“Ethnographic Encounters”- what even does this mean? My first association with this expression were the emotional outbreaks I had with my host mother in a small town in Sardinia, Italy during a year abroad as a fifteen-year-old girl who had never left her hometown Vienna alone before. I felt intimidated by all the shouting of “mamma” until I realised that it had less to do with myself but more with her way of leading a relationship with her kids and indeed, she made me feel like I was part of the family.
This experience first drew my attention to differences in cultures and at that time I started to be excited about exploring different values and mind-sets of people. Growing up with that feeling that I can go anywhere I want to and always being encouraged to travel the world, I made the decision to study in the UK after finishing high school in Austria. I just completed my second year in Management Science and French where I especially enjoyed modules that engaged my critical thinking, like Immigration in France or Globalisation and Anti-globalisation. But I am also very passionate about the business modules that bring the economic world closer to me. Indeed, trying to understand the financial crisis and getting to know the economics of the common market are one of the things that really aroused my interest.
With all this, I have to admit that it was one of the hardest things for me to leave the home I had built up in Southampton. Seven British people and me in a house, from mushrooms growing out of the wall (yes: REAL mushrooms) over discussions about whether to turn the heating on or freeze your way through studying, to endless nights spent chatting away in the living room… Those are times that I will never forget and that made leaving for my year abroad in France slightly more difficult.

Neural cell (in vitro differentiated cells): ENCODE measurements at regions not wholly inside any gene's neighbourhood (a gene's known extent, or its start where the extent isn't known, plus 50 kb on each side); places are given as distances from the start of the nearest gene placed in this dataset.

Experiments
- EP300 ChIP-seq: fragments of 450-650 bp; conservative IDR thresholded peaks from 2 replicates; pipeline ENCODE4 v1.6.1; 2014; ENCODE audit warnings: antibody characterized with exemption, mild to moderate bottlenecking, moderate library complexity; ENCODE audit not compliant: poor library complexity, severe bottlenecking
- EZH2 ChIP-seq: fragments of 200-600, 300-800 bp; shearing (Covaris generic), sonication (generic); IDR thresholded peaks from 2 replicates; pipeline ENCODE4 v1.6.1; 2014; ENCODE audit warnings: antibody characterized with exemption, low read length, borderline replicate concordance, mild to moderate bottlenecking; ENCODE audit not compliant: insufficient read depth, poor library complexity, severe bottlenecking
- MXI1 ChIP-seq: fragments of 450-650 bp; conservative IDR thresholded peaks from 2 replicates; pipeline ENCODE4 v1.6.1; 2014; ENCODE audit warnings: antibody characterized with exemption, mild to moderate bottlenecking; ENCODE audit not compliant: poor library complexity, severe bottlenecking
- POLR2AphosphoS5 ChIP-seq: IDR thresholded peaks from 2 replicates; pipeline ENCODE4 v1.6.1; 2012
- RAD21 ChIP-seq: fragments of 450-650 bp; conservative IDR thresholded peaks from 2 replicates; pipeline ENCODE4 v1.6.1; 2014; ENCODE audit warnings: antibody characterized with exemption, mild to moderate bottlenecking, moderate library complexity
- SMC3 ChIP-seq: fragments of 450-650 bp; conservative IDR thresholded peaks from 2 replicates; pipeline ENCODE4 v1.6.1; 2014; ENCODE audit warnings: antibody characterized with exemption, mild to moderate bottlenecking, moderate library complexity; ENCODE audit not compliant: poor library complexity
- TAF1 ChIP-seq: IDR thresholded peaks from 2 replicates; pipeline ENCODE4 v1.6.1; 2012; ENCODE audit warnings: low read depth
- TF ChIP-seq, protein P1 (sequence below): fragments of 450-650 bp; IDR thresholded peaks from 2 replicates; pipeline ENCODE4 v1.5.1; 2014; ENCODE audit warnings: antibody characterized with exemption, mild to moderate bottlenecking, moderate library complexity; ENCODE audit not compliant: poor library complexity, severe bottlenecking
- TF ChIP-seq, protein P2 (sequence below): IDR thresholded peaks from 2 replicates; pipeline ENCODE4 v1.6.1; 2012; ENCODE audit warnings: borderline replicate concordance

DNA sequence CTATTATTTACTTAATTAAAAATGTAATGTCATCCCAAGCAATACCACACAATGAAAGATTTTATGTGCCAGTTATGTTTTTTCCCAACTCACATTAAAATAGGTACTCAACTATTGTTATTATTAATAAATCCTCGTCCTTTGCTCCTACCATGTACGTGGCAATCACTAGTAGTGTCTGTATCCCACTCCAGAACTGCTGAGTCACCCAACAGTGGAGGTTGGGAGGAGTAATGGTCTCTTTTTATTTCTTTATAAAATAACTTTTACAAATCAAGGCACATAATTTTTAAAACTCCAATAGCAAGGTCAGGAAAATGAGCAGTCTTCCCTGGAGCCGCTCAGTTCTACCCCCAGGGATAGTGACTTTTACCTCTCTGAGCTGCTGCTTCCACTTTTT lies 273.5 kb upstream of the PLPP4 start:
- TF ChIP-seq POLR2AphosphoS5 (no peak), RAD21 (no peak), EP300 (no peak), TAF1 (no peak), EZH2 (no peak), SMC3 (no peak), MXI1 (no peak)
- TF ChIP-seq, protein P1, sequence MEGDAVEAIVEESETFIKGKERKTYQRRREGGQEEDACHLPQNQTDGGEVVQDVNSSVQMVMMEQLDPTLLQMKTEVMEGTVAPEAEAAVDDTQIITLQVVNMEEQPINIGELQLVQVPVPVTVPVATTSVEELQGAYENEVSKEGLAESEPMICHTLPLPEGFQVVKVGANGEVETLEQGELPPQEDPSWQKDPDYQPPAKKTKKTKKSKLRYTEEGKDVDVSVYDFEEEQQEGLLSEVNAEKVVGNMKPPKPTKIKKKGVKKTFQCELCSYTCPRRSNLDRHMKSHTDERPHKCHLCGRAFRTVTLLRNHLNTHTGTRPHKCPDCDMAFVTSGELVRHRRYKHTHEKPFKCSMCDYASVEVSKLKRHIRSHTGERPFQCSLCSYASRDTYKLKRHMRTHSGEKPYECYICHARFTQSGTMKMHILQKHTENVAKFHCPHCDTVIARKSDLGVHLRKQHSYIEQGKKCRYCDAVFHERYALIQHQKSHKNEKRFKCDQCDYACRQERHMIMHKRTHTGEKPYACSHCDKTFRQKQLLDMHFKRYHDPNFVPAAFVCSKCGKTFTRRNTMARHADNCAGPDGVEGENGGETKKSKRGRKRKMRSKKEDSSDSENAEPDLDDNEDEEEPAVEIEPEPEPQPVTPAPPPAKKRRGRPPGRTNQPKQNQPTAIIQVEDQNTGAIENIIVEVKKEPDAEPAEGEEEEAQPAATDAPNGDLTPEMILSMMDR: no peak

But I arrived to a point where I just cannot wait to start a new experience at the University of Grenoble and I am really looking forward to getting an insight into the French way of life. I am especially excited about the research I will be doing on a particular “quartier” of Grenoble: “la Villeneuve” that has been built in the 1970s to promote better communication between different social groups but according to a TV coverage of France 2 has turned into a problematic “banlieue”, which provoked strong reactions by its inhabitants. In my research I want to compare how a particular group of inhabitants is experiencing this innovative district to the ideologies behind the town planning that focuses on “la mixité culturelle”. Have Villeneuve and its concept turned out to be a broken dream?
I am really looking forward to sharing my experiences and findings with you and yeah, I guess I am really ready to leave now.